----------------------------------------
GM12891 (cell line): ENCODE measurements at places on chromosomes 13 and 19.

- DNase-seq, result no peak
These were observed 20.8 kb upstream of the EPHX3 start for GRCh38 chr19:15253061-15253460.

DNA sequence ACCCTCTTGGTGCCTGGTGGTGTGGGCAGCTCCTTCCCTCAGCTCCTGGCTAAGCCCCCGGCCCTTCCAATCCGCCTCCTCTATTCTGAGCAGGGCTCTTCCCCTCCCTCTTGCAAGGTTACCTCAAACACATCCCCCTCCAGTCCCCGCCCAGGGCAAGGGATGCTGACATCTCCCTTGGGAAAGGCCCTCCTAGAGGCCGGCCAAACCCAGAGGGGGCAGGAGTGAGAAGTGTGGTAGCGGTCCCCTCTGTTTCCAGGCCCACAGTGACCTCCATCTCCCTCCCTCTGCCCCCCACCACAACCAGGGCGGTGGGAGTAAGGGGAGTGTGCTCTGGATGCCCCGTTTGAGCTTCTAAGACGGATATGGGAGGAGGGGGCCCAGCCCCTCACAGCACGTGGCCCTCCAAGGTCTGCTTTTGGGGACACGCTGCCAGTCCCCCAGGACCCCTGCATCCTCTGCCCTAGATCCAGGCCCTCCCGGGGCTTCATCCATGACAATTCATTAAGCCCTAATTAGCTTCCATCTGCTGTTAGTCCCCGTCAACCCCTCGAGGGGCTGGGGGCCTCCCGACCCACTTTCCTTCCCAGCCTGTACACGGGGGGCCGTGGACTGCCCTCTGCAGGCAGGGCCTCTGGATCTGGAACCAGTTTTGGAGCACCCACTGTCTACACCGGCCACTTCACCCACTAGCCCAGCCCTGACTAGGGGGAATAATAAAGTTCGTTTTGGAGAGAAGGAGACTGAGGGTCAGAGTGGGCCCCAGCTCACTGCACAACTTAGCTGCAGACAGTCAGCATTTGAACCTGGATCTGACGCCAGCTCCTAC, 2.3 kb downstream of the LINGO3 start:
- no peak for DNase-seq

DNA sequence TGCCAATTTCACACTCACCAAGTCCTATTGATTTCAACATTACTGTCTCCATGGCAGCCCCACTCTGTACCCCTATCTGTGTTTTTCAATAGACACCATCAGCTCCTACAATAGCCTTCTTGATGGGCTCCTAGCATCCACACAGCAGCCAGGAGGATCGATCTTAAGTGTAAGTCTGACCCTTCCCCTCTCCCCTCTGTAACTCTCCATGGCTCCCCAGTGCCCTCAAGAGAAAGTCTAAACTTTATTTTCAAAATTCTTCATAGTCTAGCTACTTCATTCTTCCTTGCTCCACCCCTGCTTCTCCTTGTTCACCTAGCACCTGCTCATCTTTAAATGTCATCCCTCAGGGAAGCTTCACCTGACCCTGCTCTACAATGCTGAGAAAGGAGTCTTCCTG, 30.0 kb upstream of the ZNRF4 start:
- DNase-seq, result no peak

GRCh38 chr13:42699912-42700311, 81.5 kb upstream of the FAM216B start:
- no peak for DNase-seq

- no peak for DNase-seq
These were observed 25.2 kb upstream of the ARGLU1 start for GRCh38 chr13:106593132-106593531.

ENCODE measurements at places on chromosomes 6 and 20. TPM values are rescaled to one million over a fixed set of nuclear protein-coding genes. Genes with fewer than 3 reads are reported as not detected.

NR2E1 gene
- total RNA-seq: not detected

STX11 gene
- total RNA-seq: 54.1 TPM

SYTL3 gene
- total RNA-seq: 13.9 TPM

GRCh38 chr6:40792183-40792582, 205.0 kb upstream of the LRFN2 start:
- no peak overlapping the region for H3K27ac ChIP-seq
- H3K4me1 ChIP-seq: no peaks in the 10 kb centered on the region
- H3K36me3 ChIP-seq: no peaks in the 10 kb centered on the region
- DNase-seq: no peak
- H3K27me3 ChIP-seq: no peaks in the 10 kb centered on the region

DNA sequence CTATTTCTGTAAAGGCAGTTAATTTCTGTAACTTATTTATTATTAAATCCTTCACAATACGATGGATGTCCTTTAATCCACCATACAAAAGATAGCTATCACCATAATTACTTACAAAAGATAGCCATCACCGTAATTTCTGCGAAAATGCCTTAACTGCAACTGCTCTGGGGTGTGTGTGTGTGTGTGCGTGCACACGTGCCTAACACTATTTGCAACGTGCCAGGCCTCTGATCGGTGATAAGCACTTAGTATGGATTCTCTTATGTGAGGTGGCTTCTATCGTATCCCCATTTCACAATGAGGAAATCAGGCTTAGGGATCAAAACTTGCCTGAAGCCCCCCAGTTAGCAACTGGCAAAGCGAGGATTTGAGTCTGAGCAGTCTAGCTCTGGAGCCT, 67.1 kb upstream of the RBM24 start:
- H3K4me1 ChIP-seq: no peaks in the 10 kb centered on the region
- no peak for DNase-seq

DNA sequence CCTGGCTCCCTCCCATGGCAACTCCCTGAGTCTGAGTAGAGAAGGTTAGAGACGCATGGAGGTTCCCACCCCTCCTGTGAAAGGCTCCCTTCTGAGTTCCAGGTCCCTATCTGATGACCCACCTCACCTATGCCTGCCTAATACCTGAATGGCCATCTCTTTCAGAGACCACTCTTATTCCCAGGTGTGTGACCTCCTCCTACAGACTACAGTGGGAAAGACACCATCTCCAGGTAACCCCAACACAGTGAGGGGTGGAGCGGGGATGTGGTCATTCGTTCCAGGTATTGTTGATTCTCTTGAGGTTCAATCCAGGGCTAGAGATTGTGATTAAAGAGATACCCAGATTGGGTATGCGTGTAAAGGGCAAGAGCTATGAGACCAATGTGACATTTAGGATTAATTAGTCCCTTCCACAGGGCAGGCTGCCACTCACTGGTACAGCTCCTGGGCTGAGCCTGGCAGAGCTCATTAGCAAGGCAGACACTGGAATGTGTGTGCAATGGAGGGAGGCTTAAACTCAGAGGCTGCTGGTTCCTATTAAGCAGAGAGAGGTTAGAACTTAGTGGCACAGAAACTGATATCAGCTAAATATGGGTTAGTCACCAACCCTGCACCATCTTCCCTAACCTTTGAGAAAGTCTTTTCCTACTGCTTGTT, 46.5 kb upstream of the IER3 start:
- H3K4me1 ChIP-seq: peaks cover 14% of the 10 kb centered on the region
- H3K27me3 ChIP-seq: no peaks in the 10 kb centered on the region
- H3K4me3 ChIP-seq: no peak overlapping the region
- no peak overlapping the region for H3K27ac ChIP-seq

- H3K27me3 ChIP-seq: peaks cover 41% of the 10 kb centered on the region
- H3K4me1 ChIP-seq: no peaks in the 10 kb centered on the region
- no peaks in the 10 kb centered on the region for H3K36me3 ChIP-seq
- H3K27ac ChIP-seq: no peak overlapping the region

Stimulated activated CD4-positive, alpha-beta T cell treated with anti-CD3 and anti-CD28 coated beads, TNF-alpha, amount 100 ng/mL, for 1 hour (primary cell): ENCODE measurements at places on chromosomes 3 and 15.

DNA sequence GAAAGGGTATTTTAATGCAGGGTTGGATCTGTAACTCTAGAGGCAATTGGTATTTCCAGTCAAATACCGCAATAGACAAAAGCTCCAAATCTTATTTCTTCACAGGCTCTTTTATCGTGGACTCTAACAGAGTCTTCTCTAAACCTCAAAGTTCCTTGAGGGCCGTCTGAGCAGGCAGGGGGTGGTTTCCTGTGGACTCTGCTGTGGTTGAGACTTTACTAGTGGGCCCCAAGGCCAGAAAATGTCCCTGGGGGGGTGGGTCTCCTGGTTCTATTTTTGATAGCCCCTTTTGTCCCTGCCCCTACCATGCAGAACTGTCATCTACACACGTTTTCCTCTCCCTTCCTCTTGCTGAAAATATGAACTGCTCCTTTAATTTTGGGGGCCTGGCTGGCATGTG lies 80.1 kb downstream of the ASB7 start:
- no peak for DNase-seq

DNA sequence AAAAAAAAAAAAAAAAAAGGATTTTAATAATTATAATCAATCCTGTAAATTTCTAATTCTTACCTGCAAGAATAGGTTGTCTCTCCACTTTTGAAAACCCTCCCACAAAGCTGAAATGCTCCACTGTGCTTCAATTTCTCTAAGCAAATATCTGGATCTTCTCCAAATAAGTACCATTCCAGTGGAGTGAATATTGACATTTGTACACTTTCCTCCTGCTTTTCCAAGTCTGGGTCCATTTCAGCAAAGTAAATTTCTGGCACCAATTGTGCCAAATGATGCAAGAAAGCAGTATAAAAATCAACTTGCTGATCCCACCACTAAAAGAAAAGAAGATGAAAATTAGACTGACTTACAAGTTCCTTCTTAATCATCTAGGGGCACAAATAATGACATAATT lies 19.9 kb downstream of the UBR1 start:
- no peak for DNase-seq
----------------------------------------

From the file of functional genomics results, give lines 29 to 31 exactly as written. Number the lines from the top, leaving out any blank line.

- H3K4me1 ChIP-seq: peaks cover 14% of the 10 kb centered on the region
- H3K27me3 ChIP-seq: no peaks in the 10 kb centered on the region
- H3K4me3 ChIP-seq: no peak overlapping the region